Wednesday, December 17, 2014

Homemade Candy Cane Dog Treats




  • 3 cups whole wheat flour
  • ½ cup powdered milk
  • 1 cup chicken broth
  • 2 large eggs (set one aside for egg wash)
  • 1 tsp. Peppermint oil
  • red food coloring (optional)
Whisk all your wet ingredients together until well combined.

Add dry ingredients, one at a time, stirring between each addition to incorporate.

Knead dough on floured surface for 2-3 minutes.

Divide dough in half, make a well in one half and add the peppermint and food coloring-working it in and adding food coloring until desired color is reached.

Place both dough rolls back into bowl, cover, and refrigerate for 1 hour to firm dough.

Preheat oven to 350°.

Cover a cookie sheet in foil and spray with nonstick cooking spray.

Whisk egg for wash in a small bowl.

Remove dough from refrigerator, break each dough color up into an equal number of pieces- about a Tbsp. or so in size-depending on the size of the recipient.

Roll each ball into a small snake-like shape.

Work on a long sheet of wax paper creating candy canes to prevent sticking- dough will still be somewhat sticky and that is normal.

Twist one of each color together and bend the end to create a hook shape.

Place your “Candy Cane” on the foil lined baking sheet.

Brush each with egg wash.

Bake for 10-12 minutes.

Cool completely and store in an airtight container.

I think a dozen or so of these would make an adorable gift for a friend or family members treasured pet, tied up in a cellophane goodie bag or in a pretty glass jar with a handmade tag.

Tuesday, December 16, 2014

Army Veteran Finds His Dog At A Shelter After Four Years Apart



Army veteran John Russo thought he had seen the last of his American bulldog mix Bones. His ex-girlfriend had taken in the dog when he joined the military four years earlier, and he didn’t think she would want to give her back.



Army veteran John Russo thought he had seen the last of his American bulldog mix Bones. His ex-girlfriend had taken in the dog when he joined the military four years earlier, and he didn’t think she would want to give her back.

He left the Army earlier this year, and when he got his own place, he started to think about getting another dog. He turned to his local animal shelter, the Flagler Humane Society. On their website, he saw Bones.

“Her face was there,” he said. “It just popped right up.”

His ex had given up the 6-year-old dog in September, signing off that she could no longer be responsible for Bones, Flagler Humane Society executive director Amy Carotenuto said.

“I don’t know why you would give up a dog like Bones,” she said.

Bones became a favorite among the shelter staff, spending time in their administrative area. She was well-trained and quiet inside, and also loved to play Frisbee, Carotenuto said.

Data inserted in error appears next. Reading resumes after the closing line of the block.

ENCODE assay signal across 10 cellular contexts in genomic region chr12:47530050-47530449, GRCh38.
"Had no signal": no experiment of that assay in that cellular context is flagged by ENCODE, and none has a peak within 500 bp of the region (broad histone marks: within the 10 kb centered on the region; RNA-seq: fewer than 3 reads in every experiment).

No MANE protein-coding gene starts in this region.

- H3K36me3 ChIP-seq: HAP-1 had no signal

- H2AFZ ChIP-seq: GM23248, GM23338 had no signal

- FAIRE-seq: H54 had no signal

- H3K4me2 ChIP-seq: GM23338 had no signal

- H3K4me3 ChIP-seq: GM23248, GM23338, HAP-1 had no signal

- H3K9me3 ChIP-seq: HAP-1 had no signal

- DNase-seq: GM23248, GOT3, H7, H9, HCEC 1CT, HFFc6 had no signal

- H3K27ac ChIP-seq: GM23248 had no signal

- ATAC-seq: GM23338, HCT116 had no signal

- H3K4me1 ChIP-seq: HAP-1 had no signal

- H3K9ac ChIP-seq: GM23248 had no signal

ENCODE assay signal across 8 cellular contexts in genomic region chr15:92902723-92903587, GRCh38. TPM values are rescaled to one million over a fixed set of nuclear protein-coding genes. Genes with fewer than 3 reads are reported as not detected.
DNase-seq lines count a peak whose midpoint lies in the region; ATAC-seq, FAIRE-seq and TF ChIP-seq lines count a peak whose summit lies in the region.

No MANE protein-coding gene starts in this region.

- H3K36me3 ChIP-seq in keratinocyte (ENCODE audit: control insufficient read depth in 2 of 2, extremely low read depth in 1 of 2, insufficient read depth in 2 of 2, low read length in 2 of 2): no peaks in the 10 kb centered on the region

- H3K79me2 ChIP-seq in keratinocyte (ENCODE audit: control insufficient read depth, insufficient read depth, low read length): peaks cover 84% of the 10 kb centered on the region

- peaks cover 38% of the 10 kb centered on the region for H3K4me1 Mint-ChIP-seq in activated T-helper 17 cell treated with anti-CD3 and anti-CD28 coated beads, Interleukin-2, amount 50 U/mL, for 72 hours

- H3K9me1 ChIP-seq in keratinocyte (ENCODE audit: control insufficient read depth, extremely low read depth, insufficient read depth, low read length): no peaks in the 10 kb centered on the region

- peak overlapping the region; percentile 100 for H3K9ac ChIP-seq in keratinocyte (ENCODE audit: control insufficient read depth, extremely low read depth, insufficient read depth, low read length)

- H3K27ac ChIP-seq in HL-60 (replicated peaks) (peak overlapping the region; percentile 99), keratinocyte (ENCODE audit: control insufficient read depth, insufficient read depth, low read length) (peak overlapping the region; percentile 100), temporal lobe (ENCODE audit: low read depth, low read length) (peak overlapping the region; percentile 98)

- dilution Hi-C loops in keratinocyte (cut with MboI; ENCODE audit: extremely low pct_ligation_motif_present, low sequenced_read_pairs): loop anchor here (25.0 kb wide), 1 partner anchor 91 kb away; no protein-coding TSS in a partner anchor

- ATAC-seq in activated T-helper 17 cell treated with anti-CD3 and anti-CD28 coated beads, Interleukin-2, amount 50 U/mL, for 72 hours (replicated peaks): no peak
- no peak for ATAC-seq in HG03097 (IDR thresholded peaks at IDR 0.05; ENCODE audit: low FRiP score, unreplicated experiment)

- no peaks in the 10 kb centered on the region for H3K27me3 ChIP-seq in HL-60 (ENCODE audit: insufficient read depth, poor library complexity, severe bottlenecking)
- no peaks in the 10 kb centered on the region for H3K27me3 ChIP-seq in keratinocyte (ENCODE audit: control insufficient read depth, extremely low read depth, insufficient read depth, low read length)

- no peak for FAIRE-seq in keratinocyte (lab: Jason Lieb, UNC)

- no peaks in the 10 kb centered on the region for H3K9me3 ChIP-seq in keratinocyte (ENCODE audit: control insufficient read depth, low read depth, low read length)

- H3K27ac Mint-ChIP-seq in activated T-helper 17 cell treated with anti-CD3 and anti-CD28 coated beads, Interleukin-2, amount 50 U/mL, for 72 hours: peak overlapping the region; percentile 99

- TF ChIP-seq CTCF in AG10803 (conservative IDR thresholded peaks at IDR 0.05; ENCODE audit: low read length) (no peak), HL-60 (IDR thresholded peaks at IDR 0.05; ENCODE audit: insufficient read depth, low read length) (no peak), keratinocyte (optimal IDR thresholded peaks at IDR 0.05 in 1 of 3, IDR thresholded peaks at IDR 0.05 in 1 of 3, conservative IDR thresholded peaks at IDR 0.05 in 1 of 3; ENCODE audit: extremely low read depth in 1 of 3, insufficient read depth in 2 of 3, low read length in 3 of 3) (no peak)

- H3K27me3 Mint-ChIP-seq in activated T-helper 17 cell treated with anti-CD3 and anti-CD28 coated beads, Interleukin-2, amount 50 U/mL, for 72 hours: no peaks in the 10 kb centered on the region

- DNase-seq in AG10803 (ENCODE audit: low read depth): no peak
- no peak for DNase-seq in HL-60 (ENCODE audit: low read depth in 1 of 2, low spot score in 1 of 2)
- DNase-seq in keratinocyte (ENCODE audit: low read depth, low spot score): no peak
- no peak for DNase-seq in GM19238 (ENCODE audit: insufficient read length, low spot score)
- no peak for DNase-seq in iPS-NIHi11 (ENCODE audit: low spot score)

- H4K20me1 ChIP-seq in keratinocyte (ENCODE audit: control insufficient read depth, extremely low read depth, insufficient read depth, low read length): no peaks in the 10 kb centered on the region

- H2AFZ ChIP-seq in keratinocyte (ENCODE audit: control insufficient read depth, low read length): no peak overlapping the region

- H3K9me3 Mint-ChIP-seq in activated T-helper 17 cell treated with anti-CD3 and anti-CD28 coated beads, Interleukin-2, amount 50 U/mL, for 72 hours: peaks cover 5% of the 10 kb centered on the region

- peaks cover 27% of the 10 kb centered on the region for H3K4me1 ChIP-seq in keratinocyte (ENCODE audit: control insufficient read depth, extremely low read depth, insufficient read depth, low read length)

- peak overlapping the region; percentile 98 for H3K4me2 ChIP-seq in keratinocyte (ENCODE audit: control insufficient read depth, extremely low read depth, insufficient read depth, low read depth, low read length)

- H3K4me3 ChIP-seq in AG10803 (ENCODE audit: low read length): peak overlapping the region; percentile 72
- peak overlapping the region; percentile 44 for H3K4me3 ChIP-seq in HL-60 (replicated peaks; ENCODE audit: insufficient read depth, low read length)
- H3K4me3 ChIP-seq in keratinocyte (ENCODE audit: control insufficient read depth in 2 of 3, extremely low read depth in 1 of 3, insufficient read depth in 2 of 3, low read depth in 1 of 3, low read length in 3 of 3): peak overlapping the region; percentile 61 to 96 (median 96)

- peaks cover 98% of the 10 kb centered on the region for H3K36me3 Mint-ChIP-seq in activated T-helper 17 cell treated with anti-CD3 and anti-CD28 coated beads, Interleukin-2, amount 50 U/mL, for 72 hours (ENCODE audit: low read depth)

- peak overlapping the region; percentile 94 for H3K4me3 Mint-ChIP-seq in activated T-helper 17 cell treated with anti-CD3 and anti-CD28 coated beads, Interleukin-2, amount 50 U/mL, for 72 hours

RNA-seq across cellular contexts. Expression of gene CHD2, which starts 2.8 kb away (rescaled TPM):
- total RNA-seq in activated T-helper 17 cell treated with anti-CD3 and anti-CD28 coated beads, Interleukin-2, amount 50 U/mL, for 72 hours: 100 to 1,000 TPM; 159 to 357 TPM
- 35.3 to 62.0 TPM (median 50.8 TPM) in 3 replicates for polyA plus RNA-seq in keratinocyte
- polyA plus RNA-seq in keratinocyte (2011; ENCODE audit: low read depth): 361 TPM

“She obviously was well cared for,” she said.

After seeing her on the site, Russo arrived at the shelter thinking that his former pet wouldn’t remember him. In the four years he had been in the military, he had only seen her briefly a couple times while he was on leave.


After seeing her on the site, Russo arrived at the shelter thinking that his former pet wouldn’t remember him. In the four years he had been in the military, he had only seen her briefly a couple times while he was on leave.

Bones started barking when she saw him, and running around. He dropped to his knees, and she jumped up, putting her paws on his shoulders like a hug, Russo said.

“Just pure joy,” he said.

It was a reunion that almost didn’t happen. In the two and a half months Bones was at the shelter, she had been briefly adopted.



It was a reunion that almost didn’t happen. In the two and a half months Bones was at the shelter, she had been briefly adopted.

The family brought her back when she and their other dog didn’t bond, Carotenuto said.

“It’s just a meant-to-be that she was still here,” she said.

In the week since she’s been home, Russo said she’s settled into a routine of walks on the beach and sprawling on his bed. However she got to the shelter, he said he’s just happy to have her back.

In the week since she’s been home, Russo said she’s settled into a routine of walks on the beach and sprawling on his bed. However she got to the shelter, he said he’s just happy to have her back.



“That’s all I really care about,” said Russo, who is training to become an EMT and firefighter. “I’m happy if she’s happy.”

Sunday, December 07, 2014

Watch How This Dog Grow Up in 23 Seconds!



Sophia, a beautiful Rhodesian ridgeback, grows from 2 months to 3 years old in this glorious video. Make sure to watch the bloopers at the end!

Saturday, December 06, 2014

Dogged Determination: Pet Found Days After Disappearing Following Crash

A Watertown family was devastated Thanksgiving afternoon when their 8-year-old dog escaped from a car after a crash north of Baraboo.

Joe DeCono, 25, was driving into town with the two family dogs Thursday when his vehicle was hit by a truck outside of a roundabout near Moon Road.